North American Network Operators Group

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Re: Networking Pearl Harbor in the Making

  • From: Michael.Dillon
  • Date: Tue Nov 08 05:13:02 2005

> How do the operators/engineers explain to 'management', or whomever 
> the 'training issues' that always crop up when more than one vendor are
> proposed? Has anyone had good luck with this arguement? (my answer is 
> of along the lines of: "Its just a router, no matter the vendor and they
> all have command-line help" but that's not always recieved well :) )

It's a variation of the classic insource/outsource question. Do you
do the training in-house because it is mission critical to the business
or do you outsource it to a vendor focused training organization. 
If you outsource training then you hire CCIEs to run a Cisco network
and JNCIEs to run a Juniper network. But it is not the only way.

If you choose to run a dual-vendor network such as Juniper and Cisco
then you could still outsource training but since the cost of training
is based on a model of one *CIE per person, it probably is not
cost-effective for each person to get both the CCIE and JNCIE.
Someone who considers training to be an inhouse responsibility 
would not pay for employees to get their *CIE but would instead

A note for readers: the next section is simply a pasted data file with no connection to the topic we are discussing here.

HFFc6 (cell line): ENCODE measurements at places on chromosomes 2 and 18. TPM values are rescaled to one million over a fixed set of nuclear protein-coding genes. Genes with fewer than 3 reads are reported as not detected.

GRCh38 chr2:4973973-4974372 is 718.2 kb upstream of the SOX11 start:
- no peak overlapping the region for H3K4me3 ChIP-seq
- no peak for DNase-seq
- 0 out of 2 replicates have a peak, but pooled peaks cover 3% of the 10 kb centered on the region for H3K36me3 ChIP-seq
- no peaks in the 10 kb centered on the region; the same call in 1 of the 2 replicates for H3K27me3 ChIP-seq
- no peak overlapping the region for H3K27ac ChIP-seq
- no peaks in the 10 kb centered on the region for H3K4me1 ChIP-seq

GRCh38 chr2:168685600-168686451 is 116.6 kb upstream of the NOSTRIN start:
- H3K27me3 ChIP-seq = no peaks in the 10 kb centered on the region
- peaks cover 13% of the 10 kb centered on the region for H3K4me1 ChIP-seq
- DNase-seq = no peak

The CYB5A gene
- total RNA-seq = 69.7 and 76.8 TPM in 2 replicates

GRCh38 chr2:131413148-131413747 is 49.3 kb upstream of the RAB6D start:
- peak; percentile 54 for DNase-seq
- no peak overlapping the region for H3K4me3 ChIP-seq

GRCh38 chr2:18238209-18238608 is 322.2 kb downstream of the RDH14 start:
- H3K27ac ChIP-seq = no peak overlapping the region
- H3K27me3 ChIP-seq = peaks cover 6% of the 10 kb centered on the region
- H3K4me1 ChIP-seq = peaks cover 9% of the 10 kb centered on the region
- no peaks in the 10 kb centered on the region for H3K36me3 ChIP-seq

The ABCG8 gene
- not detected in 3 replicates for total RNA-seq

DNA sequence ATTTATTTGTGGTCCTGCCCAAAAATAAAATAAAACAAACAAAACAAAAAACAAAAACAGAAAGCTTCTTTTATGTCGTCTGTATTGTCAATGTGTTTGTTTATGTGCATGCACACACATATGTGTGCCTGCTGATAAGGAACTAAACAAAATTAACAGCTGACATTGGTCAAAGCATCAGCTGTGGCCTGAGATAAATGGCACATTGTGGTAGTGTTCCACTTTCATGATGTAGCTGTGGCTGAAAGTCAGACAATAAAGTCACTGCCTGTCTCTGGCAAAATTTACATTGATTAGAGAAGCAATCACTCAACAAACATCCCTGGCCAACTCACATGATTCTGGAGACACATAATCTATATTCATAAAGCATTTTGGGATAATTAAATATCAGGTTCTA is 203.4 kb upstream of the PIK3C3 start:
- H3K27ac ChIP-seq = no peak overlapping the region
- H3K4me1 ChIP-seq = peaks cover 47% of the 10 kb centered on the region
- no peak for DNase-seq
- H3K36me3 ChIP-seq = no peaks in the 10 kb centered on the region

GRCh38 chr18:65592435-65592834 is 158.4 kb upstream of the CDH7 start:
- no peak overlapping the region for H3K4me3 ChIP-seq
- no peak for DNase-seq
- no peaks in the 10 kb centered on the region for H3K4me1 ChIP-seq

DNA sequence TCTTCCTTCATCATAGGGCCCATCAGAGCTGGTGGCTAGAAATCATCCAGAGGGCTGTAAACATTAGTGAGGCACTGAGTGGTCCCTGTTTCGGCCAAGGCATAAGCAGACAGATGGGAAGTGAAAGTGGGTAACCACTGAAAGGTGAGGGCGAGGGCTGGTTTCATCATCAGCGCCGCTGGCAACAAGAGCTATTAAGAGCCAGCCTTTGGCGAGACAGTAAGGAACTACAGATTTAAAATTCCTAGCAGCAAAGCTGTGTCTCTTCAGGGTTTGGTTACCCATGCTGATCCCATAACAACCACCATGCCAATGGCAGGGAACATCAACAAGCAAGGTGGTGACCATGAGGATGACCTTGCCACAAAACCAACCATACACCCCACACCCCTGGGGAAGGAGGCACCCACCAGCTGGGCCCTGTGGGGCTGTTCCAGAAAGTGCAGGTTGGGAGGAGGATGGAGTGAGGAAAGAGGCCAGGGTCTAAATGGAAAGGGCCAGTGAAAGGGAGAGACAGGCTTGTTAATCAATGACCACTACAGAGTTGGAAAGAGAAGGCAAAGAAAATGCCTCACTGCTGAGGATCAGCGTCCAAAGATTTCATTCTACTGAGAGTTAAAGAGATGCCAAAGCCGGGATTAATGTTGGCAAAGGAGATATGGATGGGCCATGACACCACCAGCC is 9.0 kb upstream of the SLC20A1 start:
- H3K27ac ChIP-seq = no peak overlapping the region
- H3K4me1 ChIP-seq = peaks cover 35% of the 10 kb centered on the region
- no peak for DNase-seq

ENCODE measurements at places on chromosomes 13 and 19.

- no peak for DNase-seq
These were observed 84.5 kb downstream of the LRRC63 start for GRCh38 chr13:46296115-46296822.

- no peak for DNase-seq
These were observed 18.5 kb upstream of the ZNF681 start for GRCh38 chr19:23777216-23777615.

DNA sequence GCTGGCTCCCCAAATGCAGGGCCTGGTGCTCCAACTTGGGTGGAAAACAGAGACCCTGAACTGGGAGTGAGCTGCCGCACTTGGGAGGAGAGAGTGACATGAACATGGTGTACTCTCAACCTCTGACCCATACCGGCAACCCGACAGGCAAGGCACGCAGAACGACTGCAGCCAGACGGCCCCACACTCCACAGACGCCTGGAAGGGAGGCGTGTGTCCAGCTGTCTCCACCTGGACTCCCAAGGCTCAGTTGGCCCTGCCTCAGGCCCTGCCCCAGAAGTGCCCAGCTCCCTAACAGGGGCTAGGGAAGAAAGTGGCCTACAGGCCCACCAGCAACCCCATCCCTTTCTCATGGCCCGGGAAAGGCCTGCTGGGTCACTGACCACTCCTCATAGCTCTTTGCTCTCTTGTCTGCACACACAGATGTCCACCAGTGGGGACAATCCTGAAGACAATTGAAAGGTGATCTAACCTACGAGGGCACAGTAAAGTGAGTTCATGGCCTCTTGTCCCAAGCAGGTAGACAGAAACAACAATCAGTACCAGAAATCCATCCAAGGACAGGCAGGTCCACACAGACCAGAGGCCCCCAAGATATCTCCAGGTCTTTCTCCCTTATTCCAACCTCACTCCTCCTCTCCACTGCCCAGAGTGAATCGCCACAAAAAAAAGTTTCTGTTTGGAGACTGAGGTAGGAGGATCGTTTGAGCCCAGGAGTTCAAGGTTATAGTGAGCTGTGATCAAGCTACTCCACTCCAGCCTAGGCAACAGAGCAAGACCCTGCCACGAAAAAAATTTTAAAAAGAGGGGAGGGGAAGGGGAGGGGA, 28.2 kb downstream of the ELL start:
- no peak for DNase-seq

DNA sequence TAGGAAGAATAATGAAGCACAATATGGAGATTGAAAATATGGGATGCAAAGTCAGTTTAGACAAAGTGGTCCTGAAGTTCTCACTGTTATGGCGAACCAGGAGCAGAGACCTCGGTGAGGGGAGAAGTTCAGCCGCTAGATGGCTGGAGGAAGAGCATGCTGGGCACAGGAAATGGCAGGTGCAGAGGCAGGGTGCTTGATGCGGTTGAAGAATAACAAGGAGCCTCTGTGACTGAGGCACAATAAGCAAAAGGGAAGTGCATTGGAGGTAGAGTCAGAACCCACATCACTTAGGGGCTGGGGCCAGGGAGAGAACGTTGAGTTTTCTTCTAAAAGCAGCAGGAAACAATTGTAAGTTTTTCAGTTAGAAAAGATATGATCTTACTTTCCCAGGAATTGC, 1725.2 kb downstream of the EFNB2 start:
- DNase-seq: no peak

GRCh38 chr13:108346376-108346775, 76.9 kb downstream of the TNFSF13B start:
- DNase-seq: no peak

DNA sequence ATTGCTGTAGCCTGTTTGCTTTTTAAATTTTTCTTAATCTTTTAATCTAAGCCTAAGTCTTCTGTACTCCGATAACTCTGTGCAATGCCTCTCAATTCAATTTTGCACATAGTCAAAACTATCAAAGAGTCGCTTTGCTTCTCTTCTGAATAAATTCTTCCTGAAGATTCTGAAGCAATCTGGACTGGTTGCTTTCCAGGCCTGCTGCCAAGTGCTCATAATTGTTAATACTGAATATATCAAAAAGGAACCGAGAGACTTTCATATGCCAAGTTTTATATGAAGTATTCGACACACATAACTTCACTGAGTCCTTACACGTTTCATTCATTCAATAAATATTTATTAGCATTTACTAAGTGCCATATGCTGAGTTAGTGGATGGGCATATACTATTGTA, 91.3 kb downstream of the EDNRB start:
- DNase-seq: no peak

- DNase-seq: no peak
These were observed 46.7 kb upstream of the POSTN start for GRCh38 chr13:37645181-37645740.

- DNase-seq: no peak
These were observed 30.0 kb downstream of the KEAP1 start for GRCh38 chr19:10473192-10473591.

pay for an internal training program.

I suspect that this inhouse training model will work best in small
and midsize companies but that larger networks simply can't afford
the complexity because they are less able to hire and maintain
clueful managers.

> Just curious as I'm sure there are folks stuck in an all vendor X shop 
> look over the electronic fence and see vendor Y with 'so much better' or
> 'so much faster' or 'so much more blinkly lighty'... and try to have 
> management agree to purchasing new devices :)

Management has probably made the vendor decision based on high-level
business reasons that involve strategy, stock price, and marketing
in addition to the low-level reasons of fitness for purpose and cost.

I don't expect that any large company will change unless some
crisis hits them that forces them to review their decisions.

--Michael Dillon